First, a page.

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93rd Tour de France - ProT
France, July 1-23, 2006
Boonen: Not just another bike race
By Anthony Tan in Strasbourg, with additional reporting from Shane Stokes
In the 93rd Tour de France, a war is about to be waged. It consists of three of the world's fastest riders, all vying for the same objective: to take as many stage wins as possible en route to the final green jersey in Paris. In 2004, the latter honour went to former BMX bandit Robbie McEwen; last year, it was the mighty Norwegian Thor Hushovd who triumphed. Will this be Tom Boonen's year?
Casually walking into the conference de presse as if it were just another bike race, the current world champion strolled in wearing his baggy slacks, baby blue team T-shirt and nicely peaked Quick.Step cap. The thing was, this isn't just another bike race... Boonen knows it - he just didn't show it.
Having come from his pre-race medical, a logical first question to ask was whether he's in fighting fit condition to tackle the 93rd edition of La Grande Boucle.
"I hope so," smiled Boonen to Cyclingnews. "They don't tell you much; just the cardio, they tell you how tall you are and how much you weigh, so I think it's okay... I think I'll make it to the start," he said jokingly.
On a more serious note, two of his fiercest rivals have come are here with similar form and the same intentions, and they'll be doing everything they can to prevent him winning both stages and the green jersey classification. Although it'd be three if it weren't for Alessandro Petacchi's crash in the Giro, so in some ways, he can't count himself lucky.
"I would have probably liked the Tour more," said Boonen on Petacchi's absence, "but it doesn't change a thing. It's still really hard to win a stage.
"McEwen and Hushovd are the two biggest competitors, like always. But I don't think Hushovd will be able to surprise everybody with the green jersey; Hushovd didn't win one sprint last year but he won the green jersey, so you see, sometimes fate is on your side."
Boonen made a point of saying it wasn't just the stage finishes Hushovd didn't win, but also the intermediate sprints. "He was always beaten, always second or third. But he had a lot of luck; he had my crash, and then McEwen was disqualified in the second or third stage. So if you have a little bit of luck, it's also possible to win the green jersey...The problem with the green jersey is that you lose it easier than you do the yellow jersey."
Asked if he's concerned a crash will put him out of contention or the race this time around, the 26 year-old said his fate lies with someone other than himself: "I hope I have a little more good luck this year, but it's not up to me... it's up to God," he half-joked.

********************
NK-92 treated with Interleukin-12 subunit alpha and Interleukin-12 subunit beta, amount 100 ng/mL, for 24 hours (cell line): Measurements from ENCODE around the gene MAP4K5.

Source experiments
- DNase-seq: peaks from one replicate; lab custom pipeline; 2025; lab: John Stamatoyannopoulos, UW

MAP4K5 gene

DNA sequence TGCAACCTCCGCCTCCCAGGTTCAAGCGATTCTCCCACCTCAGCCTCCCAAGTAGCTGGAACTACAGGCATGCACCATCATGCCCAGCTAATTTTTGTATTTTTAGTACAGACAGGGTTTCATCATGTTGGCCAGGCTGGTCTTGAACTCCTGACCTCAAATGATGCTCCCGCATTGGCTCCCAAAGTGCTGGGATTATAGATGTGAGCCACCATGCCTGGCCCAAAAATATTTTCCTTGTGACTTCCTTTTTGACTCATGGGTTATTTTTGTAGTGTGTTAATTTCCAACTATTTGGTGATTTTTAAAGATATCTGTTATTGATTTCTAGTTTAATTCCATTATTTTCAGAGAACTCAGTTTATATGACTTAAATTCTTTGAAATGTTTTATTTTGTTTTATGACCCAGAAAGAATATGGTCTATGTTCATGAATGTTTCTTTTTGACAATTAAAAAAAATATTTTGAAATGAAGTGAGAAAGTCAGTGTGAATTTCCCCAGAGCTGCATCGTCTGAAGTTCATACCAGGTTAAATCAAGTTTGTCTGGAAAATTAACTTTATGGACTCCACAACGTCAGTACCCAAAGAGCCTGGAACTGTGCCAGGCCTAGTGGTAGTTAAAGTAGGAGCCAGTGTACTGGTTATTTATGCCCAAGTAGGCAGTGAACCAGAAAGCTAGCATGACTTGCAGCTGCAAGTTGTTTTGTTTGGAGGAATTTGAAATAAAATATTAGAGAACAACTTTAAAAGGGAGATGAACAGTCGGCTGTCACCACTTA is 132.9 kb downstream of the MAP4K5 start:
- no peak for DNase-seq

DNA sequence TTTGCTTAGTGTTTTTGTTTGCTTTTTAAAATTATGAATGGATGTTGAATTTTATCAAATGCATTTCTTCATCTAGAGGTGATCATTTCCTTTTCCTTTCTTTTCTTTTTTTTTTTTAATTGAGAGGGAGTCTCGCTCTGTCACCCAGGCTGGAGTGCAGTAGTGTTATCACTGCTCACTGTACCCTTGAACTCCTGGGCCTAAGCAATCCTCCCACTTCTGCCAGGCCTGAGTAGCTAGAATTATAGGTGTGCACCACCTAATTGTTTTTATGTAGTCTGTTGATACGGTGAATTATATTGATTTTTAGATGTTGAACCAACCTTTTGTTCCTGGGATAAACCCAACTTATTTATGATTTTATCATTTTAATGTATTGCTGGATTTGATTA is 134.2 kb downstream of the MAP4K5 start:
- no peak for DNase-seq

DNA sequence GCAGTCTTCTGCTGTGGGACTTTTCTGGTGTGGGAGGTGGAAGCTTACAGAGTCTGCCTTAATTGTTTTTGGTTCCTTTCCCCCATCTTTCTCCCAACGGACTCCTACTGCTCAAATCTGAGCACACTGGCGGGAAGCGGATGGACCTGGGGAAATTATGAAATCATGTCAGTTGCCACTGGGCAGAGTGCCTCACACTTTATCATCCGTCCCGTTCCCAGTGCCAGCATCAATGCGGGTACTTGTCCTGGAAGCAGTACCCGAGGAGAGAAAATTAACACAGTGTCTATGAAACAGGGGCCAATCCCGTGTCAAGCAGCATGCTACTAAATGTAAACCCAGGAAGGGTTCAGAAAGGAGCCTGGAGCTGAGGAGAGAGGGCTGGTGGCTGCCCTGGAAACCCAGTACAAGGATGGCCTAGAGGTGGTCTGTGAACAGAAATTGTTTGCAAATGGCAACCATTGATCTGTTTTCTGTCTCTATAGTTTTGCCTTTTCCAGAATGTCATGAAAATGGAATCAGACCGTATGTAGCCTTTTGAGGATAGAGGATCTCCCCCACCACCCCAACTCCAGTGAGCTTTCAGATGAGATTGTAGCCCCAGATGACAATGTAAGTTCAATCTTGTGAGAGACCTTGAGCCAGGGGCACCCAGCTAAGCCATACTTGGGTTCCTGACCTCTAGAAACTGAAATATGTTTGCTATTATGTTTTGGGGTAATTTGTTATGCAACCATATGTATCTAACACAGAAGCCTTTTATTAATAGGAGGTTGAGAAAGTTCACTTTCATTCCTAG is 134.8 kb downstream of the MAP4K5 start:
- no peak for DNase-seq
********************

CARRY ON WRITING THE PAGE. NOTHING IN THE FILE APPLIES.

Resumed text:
Granted, the fight for intermediate sprints is a far less glamorous route to the maillot vert, but it's the way Hushovd won last year, and Zabel many times before that. This year, it appears the boy from Balen is prepared to go down this path, but only after he's taken at least one stage win, and later on in the peace.
"I prefer to win [the green jersey] through stage wins," he said. "But if you have two competitors like me and McEwen, and then you have a very good rider like Hushovd, sometimes they profit from the others."
Tour de Suisse as preparation
Tom Boonen was in action in the recent Tour de Suisse, where he won the first stage and showed himself to be in fighting form for the Tour de France. "Tom Boonen: It was good training, but very hard too," he told Cyclingnews' Shane Stokes at the time. "The flat stages weren't that flat. Even the first stage wasn't a flat stage, you had a climb of almost 18 percent in the final. But it was good training, good preparation for the Tour."
Boonen has already won an impressive 17 races this year, and has been the most prolific world champion for decades, but said there's no secret. "I just kept doing things the same way…the jersey doesn't change anything for me. I never expect anything in the beginning of the season. Every victory is important and as long as I am in good shape and able to win races, I try to win. For the last three years it has been going okay this way. Now I've focused a bit more on the Tour, for the last few weeks, and I am hoping on a good Tour start. Then we will see."
After the rainbow jersey win, Boonen said that he didn't gain much popularity in his home country - but there was a perfectly good reason for that: "It was almost at the highest level already in Belgium…maybe becoming world champion increased it a little bit, but it was impossible to increase it much more. "
After the Tour, Boonen isn't sure what his race program will be. "I will wait to see how tired I am after the Tour and then decide what to do," he said. And as to his overall future, given that he has already won many of the biggest races in the world, Boonen isn't sure how much further he can progress. "I don't know…I keep working every year and nobody knows where the ceiling is on that. But I am happy with the rider I am now… If I can keep this up for a few more years, then I will have one of the biggest careers of the past generation. So I will be happy with that."